Morrison later attended Trumbull’s therapy practice.

“I applied. It sounded like something I could do,” he recalled. “I can see kids, couples and individuals. I feel like a duck to water.”

Morrison said he constantly reads research to stay on top of the latest treatment techniques to provide the best care for his clients.

“A lot of kids have problems at home and at school,” he said, adding that his class gives them the opportunity to talk to an older man who is not their parent, someone who is stable and can listen.

“I’m not a mom. I’m not a dad. I don’t share everything with their parents,” he said.

Morrison teaches chess to some children and has other popular board games on his office bookshelf, such as Clue, Sorry! ”, “Operation” and “Battleship”.

“I make them feel comfortable with snacks and games,” he said. “It’s therapy, but it’s disguised as fun. Most people open up when they see that I want to help them and that I’m not judging them.”

Based on these meetings, Morrison advises parents on the best ways to communicate with their children and get them to open up.

“Sometimes it works. Sometimes it doesn’t,” he said. “It’s about getting kids to the right place.”

Morrison said he believed distance learning during the COVID-19 pandemic was harmful to children. He also recognizes the problems some children face on social media such as Instagram and TikTok.

Morrison said many parents feel pressured to buy a phone for their children when they see their children’s friends with mobile phones.

“Social media brings a lot of pressure. Screens in general are terrible,” he said.

“You don’t have full control over it. You try to keep the kids in a better place, you try to support their parents,” Morrison said. “When they entrust their children to me, I take it seriously. No matter what problem they encounter, I will try to help them.”

marriage problems

When couples come to Hope Gardens Counseling Center for help with marital problems, Morrison first meets with both clients and then meets with each client individually to delve deeper into the issues.

“Marriage issues are always 100 percent communication issues,” he said. “‘What’s the problem? Is this really your mother-in-law’s problem or is it something you didn’t address two years ago? There are also factors like cheating and substance abuse.”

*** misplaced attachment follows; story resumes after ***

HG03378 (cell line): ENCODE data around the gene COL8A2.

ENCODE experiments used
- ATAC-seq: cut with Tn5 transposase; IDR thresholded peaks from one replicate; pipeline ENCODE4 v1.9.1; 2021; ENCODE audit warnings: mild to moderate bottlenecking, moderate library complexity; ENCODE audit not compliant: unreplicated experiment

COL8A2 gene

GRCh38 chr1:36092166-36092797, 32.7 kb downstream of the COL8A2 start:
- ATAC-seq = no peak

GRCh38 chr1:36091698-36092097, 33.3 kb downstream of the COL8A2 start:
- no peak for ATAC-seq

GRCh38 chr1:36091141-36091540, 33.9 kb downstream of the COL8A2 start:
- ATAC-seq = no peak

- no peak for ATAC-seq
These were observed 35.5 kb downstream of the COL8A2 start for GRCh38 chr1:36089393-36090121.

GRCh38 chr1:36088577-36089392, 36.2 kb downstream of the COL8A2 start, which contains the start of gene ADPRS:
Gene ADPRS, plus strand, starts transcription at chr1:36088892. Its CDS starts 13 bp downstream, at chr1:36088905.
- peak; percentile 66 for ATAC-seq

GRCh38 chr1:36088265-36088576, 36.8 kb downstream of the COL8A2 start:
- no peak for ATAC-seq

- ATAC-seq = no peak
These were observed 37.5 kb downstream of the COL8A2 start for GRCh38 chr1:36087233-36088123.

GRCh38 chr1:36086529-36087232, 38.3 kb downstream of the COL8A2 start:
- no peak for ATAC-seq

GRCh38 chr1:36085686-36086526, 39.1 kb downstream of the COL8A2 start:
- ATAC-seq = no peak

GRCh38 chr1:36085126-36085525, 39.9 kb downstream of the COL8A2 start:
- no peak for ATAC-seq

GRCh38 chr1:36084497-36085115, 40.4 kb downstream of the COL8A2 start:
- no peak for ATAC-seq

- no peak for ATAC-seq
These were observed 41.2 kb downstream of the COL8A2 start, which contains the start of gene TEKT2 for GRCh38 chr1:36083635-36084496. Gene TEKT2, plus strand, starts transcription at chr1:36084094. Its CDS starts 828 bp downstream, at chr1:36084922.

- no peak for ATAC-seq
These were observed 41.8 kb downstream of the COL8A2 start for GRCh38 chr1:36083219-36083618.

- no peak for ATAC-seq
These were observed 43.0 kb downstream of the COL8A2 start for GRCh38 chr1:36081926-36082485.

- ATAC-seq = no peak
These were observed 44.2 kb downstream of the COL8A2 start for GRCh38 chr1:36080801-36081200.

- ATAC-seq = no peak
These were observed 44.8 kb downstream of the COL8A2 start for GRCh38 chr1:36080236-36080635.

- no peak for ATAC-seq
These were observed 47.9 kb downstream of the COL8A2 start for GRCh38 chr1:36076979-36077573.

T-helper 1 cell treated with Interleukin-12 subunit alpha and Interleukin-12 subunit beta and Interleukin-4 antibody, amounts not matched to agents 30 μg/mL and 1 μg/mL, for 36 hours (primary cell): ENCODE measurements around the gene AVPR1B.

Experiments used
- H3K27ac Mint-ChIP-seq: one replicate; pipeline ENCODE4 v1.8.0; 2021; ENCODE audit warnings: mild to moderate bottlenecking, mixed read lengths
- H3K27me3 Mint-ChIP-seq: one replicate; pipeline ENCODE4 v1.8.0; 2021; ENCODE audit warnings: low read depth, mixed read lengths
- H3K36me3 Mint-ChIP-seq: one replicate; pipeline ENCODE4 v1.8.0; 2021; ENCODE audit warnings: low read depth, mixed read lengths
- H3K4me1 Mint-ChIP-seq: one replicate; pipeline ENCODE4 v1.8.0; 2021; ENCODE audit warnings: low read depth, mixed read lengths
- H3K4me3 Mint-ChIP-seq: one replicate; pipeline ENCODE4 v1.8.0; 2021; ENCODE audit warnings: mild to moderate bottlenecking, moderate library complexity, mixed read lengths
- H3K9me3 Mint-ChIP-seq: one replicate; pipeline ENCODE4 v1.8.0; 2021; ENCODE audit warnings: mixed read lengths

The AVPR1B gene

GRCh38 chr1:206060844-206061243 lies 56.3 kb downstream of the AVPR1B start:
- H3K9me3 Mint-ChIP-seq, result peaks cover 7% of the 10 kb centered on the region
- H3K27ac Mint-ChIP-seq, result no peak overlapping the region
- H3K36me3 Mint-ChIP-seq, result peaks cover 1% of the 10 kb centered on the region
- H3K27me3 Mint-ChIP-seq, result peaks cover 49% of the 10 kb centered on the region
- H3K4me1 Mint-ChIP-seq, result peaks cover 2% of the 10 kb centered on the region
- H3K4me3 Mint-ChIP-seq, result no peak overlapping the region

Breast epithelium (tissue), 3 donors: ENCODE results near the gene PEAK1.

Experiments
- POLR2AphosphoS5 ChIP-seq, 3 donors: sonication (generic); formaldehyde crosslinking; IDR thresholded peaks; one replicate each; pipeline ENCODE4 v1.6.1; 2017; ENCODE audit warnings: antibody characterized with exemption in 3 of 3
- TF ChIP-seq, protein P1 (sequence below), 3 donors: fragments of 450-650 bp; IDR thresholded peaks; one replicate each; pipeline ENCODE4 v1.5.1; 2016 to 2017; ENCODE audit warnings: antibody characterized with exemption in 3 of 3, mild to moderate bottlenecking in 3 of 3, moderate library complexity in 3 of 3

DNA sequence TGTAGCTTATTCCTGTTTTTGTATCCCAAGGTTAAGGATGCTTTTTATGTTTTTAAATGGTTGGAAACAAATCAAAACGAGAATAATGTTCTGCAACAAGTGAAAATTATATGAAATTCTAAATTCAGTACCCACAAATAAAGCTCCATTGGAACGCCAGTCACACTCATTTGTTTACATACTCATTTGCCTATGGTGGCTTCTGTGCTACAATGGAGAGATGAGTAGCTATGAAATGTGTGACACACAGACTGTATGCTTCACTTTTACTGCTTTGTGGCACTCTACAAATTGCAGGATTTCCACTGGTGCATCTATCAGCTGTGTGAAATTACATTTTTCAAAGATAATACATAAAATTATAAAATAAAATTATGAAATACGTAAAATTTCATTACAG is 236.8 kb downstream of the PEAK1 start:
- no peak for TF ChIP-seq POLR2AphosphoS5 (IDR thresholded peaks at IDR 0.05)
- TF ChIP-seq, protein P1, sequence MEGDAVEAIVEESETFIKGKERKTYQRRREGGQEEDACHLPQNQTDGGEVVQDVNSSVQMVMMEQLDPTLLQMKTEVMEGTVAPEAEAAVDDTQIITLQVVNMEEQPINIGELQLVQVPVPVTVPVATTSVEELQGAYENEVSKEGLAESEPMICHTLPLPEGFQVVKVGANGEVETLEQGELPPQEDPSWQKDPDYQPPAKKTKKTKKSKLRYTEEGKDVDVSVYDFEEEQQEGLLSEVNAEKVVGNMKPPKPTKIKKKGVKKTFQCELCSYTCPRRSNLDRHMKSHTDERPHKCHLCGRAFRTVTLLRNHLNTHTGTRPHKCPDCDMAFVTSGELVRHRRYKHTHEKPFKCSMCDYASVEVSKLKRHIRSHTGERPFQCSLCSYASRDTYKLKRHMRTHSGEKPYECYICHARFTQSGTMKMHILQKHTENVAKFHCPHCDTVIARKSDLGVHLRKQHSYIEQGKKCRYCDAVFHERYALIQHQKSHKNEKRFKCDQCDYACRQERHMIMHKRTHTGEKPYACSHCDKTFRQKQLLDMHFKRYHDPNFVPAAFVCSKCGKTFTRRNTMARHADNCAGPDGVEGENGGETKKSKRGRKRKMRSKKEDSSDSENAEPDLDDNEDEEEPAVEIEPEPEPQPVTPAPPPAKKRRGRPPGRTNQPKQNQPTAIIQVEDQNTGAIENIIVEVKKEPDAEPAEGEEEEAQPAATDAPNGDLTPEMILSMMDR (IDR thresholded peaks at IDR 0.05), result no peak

While some relationships can be repaired, for others it may be too late.

“Sometimes I see a couple at their breaking point and wish they had seen me sooner,” Morrison said.

Other clients who see Morrison are people with problems, or even those who just need a healthy outlet.

“Sometimes people don’t have problems,” he said. “They just need someone to talk to about dating or work, but there’s no one to talk to or trust. They need an outlet. It’s personal. You can talk about how much you dislike your spouse, your coworkers.”

Depending on the therapy session, Morrison will develop an action plan and use techniques such as journaling, which he says can be effective.

Morrison will recommend withdrawing when things are going well for his clients, taking a break, or staying in if they feel they need to come back.

“It feels really good when a parent or an individual says, ‘I think everything is going well now.’ I want to take a break from therapy,” he said. “Ultimately, the best feeling was hearing, ‘I feel great.’ Things were going well. I no longer needed therapy to come to a conclusion.”

Morrison said a quarter of Hope Garden’s clients are couples, a quarter are children and half are individuals seeking one-on-one therapy.

The Garden of Hope is open Monday through Friday from 9 a.m. to 6 p.m., and every Saturday from 9 a.m. to noon. To make an appointment, it is best to call the office at 203-590-3377.

“I was nervous when I started my own practice,” Morrison said. “We’re fully booked and have a lot of word-of-mouth recommendations. That means it’s important to me.”